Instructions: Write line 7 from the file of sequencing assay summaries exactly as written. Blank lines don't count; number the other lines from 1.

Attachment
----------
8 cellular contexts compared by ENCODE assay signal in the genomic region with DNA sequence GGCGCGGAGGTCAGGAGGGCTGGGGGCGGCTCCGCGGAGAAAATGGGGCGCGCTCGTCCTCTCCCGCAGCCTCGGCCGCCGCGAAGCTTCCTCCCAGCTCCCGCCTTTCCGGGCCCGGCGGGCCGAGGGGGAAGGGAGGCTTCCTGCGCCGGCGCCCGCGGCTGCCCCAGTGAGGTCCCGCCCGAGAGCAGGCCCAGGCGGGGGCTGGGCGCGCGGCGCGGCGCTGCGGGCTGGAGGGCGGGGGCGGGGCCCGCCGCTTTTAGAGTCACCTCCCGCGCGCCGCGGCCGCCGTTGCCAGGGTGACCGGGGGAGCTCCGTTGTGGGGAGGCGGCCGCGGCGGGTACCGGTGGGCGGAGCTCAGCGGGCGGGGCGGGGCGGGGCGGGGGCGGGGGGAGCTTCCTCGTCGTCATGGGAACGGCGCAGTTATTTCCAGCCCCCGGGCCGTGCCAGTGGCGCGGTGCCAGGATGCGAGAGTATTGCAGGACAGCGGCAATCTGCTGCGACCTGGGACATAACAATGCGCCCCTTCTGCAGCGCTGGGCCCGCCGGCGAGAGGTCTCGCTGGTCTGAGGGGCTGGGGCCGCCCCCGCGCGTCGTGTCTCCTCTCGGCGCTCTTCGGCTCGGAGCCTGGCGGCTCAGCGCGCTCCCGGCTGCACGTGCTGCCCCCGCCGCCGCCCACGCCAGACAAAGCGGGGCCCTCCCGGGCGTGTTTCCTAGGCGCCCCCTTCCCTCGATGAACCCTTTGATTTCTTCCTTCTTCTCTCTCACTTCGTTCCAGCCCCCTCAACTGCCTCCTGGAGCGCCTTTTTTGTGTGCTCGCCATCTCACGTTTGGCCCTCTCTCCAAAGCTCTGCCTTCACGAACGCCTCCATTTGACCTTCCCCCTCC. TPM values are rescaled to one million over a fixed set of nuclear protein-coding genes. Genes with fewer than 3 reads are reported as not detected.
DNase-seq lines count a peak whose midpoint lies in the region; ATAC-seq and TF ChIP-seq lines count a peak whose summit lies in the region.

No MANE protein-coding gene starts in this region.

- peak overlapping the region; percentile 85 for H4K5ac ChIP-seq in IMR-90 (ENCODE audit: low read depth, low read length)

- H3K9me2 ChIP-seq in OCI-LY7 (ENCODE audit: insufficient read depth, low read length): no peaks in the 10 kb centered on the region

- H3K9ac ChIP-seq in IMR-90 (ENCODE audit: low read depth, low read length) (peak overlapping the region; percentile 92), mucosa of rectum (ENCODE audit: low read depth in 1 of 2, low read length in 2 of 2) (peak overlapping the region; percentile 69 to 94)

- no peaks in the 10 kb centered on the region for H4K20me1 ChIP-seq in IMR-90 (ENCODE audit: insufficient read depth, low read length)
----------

- no peaks in the 10 kb centered on the region for H4K20me1 ChIP-seq in IMR-90 (ENCODE audit: insufficient read depth, low read length)